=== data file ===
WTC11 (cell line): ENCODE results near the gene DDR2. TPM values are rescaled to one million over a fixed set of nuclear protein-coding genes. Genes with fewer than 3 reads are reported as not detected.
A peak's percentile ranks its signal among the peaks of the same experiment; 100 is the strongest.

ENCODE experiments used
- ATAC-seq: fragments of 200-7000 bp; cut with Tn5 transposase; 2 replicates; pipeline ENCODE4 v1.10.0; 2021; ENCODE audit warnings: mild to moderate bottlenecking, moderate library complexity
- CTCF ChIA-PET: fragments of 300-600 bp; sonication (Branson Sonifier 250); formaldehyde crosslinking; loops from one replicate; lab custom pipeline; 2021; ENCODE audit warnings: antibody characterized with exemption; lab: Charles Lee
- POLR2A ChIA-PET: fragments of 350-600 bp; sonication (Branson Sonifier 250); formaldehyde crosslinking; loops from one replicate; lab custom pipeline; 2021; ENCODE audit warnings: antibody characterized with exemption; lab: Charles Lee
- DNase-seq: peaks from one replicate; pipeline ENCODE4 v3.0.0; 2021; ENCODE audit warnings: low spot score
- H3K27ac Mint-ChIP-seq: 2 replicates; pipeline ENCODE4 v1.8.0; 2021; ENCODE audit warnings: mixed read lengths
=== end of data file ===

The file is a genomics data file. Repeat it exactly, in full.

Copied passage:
WTC11 (cell line): ENCODE results near the gene DDR2. TPM values are rescaled to one million over a fixed set of nuclear protein-coding genes. Genes with fewer than 3 reads are reported as not detected.
A peak's percentile ranks its signal among the peaks of the same experiment; 100 is the strongest.

ENCODE experiments used
- ATAC-seq: fragments of 200-7000 bp; cut with Tn5 transposase; 2 replicates; pipeline ENCODE4 v1.10.0; 2021; ENCODE audit warnings: mild to moderate bottlenecking, moderate library complexity
- CTCF ChIA-PET: fragments of 300-600 bp; sonication (Branson Sonifier 250); formaldehyde crosslinking; loops from one replicate; lab custom pipeline; 2021; ENCODE audit warnings: antibody characterized with exemption; lab: Charles Lee
- POLR2A ChIA-PET: fragments of 350-600 bp; sonication (Branson Sonifier 250); formaldehyde crosslinking; loops from one replicate; lab custom pipeline; 2021; ENCODE audit warnings: antibody characterized with exemption; lab: Charles Lee
- DNase-seq: peaks from one replicate; pipeline ENCODE4 v3.0.0; 2021; ENCODE audit warnings: low spot score
- H3K27ac Mint-ChIP-seq: 2 replicates; pipeline ENCODE4 v1.8.0; 2021; ENCODE audit warnings: mixed read lengths